Denny Hatch is the author of six books on marketing and four novels, and is a direct marketing writer, designer and consultant. His latest book is “Write Everything Right!” Visit him at dennyhatch.com.

On Oct. 5, 2007 two stories ran in The Wall Street Journal—and on its Web site—about the huge Los Angeles Hammer Museum’s effort to bury Dave Pahl’s Hammer Museum, which displays his collection of 1700 hammers in a tiny house in Haines, Alaska, 3,098 miles to the north. The top brass at the Los Angeles museum is following slavishly the brutal, bully-boy tactics of its founder, Occidental Petroleum President Armand Hammer (1898-1990), whose philosophy of life was codified on a plaque in his office that proclaimed, “He who hath the gold makes the rules.” In any publication or broadcast news story, what the L.A.

Note: Denny Hatch responds to all correspondence. Readers respond to “Three 800-Pound Guerrillas” published Aug. 8, 2006, which compared the war in Iraq to the General Motors business model. I enjoyed the “800 Pound Guerilla” piece today and I feel compelled to comment. The unfortunate truth of our current situation is that almost everybody knew it would turn out this way, but nobody had the guts to admit it. Ego and greed have always been, and will always be man’s downfall and those are the two key reasons for our involvement. I appreciate you having the courage to discuss the war in your newsletter.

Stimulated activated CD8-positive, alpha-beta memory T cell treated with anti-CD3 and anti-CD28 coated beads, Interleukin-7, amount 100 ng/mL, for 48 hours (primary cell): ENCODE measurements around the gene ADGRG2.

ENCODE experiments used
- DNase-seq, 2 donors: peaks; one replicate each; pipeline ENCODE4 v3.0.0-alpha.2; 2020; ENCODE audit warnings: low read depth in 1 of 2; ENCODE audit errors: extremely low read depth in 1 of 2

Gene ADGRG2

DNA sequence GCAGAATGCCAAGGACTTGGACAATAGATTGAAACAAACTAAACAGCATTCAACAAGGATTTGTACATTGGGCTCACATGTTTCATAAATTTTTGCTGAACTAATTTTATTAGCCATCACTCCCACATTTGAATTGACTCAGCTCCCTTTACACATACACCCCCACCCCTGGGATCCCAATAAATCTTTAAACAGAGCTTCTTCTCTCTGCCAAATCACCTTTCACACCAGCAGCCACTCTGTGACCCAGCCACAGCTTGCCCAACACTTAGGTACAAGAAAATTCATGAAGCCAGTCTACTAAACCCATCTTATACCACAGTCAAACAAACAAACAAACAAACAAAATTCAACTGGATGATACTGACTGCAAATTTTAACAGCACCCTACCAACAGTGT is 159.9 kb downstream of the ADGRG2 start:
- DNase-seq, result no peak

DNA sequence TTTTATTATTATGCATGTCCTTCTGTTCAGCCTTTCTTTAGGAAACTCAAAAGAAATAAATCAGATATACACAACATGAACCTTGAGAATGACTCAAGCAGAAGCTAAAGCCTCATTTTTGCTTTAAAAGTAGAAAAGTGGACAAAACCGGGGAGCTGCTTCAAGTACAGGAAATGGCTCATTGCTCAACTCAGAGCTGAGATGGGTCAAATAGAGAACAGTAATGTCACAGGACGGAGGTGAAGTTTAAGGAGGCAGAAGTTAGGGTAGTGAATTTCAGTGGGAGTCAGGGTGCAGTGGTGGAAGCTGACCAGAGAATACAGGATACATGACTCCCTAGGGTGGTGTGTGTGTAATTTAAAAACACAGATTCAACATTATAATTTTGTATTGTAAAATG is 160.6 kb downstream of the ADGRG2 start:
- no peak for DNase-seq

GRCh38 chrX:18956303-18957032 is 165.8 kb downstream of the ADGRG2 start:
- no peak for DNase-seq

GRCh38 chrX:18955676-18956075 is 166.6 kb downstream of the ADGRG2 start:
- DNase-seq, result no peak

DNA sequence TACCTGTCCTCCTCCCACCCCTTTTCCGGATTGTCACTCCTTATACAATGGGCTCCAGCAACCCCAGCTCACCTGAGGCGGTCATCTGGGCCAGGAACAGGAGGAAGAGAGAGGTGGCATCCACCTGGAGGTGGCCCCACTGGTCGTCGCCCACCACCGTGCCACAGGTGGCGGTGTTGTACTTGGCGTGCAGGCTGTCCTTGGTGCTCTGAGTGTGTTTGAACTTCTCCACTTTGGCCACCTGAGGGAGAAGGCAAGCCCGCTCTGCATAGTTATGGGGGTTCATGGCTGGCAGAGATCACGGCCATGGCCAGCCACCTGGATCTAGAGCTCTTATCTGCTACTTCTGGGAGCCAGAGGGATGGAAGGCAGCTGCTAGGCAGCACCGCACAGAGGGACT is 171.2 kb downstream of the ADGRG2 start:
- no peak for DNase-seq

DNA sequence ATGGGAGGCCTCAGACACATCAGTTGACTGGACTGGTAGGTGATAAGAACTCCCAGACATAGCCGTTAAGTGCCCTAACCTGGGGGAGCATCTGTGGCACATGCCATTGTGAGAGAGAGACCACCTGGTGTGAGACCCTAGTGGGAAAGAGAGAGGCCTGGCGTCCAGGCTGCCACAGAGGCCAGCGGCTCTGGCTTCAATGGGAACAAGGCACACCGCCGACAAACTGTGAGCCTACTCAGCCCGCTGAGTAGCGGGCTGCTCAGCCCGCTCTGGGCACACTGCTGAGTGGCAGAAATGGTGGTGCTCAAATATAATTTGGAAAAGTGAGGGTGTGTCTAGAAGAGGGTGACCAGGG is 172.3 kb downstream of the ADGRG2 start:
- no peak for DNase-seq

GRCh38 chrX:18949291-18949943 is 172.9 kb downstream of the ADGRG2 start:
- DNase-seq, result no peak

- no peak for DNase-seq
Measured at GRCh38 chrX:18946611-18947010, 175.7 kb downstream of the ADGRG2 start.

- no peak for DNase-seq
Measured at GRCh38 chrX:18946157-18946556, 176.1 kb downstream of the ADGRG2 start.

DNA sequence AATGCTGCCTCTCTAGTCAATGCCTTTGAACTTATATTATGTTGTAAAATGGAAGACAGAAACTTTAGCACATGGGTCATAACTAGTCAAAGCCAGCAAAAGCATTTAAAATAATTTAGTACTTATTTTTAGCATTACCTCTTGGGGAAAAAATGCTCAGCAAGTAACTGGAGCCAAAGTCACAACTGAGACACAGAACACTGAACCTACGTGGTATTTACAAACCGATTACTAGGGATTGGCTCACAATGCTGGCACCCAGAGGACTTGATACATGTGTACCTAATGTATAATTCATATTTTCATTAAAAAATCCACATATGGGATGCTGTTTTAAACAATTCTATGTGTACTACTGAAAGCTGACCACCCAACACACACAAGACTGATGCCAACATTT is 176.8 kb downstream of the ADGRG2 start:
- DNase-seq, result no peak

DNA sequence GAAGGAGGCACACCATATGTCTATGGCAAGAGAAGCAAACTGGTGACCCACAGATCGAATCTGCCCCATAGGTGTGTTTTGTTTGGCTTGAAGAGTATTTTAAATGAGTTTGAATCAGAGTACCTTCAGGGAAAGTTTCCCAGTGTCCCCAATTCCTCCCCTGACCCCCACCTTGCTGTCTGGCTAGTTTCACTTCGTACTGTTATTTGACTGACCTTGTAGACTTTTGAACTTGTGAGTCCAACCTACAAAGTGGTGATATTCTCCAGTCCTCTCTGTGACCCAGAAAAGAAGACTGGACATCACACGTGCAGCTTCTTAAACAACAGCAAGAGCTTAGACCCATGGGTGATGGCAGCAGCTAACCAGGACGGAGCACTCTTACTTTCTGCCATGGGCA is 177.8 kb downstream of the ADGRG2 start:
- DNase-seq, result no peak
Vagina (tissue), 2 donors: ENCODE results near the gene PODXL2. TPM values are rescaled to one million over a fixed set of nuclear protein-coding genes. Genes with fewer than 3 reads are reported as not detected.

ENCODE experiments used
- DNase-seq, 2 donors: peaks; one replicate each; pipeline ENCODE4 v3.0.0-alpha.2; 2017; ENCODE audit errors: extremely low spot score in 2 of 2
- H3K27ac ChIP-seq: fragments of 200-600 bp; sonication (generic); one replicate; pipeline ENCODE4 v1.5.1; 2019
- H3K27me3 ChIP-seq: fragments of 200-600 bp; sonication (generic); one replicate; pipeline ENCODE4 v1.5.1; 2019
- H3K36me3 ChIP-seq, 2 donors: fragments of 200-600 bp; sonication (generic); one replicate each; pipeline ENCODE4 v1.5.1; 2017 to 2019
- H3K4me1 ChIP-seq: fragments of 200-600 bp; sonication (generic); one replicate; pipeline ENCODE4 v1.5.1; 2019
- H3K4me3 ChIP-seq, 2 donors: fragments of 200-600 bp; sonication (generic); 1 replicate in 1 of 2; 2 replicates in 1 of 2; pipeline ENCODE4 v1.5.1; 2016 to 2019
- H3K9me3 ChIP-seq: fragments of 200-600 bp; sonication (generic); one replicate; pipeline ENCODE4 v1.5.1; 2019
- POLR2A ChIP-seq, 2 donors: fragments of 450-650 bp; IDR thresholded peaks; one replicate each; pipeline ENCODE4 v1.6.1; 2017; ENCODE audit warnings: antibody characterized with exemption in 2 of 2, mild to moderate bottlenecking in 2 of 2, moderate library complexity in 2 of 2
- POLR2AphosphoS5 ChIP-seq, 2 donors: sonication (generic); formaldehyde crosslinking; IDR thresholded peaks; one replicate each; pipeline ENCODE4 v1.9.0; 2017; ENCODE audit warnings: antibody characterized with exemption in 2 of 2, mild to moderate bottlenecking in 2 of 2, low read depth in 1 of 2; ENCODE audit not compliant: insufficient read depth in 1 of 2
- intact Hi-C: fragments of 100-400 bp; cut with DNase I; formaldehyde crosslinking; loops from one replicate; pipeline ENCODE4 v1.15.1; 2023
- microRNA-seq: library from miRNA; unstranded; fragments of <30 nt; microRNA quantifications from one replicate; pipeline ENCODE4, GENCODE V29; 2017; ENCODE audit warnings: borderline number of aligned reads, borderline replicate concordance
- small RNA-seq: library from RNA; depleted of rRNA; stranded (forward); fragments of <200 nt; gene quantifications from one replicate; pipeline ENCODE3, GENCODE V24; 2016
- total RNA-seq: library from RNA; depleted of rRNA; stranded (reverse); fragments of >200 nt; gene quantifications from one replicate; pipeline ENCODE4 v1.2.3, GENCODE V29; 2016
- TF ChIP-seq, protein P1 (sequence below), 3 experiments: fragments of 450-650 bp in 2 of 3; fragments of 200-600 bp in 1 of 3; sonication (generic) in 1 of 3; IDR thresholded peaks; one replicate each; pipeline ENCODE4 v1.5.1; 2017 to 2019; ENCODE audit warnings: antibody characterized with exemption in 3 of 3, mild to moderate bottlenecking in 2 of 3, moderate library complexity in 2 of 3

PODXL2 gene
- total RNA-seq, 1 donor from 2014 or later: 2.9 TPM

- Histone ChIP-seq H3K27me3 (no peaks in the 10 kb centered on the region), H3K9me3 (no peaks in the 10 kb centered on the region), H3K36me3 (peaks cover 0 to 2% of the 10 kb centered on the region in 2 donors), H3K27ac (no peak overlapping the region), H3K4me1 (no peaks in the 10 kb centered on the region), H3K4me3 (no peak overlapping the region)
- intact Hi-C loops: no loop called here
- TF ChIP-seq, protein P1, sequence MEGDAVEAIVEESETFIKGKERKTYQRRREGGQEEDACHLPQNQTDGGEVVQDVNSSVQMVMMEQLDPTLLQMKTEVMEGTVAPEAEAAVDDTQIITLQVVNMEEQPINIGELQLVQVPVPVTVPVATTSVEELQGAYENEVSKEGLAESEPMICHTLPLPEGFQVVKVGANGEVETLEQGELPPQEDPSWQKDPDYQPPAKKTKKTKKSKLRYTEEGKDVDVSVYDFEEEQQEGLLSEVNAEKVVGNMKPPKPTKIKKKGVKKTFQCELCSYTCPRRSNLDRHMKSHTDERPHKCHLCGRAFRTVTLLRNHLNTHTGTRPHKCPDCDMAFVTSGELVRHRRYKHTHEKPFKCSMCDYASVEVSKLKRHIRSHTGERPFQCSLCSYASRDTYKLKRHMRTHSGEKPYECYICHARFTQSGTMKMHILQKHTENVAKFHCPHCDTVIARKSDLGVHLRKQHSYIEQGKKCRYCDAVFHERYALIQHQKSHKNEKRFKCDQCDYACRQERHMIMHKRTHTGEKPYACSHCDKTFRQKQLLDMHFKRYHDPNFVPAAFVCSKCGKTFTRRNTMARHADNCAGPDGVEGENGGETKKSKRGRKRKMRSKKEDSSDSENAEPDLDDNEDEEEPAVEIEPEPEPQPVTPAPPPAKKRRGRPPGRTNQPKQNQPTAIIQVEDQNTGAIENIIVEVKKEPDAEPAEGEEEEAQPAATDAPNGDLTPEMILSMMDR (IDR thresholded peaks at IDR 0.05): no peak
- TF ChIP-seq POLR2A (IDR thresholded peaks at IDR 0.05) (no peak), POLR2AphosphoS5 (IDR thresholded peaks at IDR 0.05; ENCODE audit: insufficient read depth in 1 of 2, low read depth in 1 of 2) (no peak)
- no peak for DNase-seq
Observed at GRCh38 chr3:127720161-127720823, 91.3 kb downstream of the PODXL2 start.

For the last 50 years television news has been the same—men, men, men. From 1949 to 1956 we were treated to the “Camel News Caravan”—a 15-minute news summary hosted by John (“I’m glad we could get together”) Cameron Swayze, who always had an ashtray on his desk and a sign with the sponsor’s logo. This was followed by 15 minutes of Perry Como or Pinkey Lee. Swayze was ousted in October 1956 to make room for the Huntley-Brinkley Report (“Goodnight, Chet; Goodnight, David. And goodnight from NBC News”). These days, the news on the three networks is a tedious and interchangeable compendium of all the

One answer may be found in Switzerland IN THE NEWS (CNN)--Rescuers and residents along the Gulf Coast struggled Wednesday to cope with the destruction left by Hurricane Katrina, as New Orleans faced a horrifying trio of challenges--rising water, stranded people and a refugee situation that is getting worse by the hour. --Conditions deteriorate in Katrina's wake Water still rising in New Orleans; death toll at least 120 CNN.com, Aug. 31, 2005 "We Americans have been at war throughout most of the same decades that Switzerland has been at peace. Now that America has mutated from Republic to Empire,

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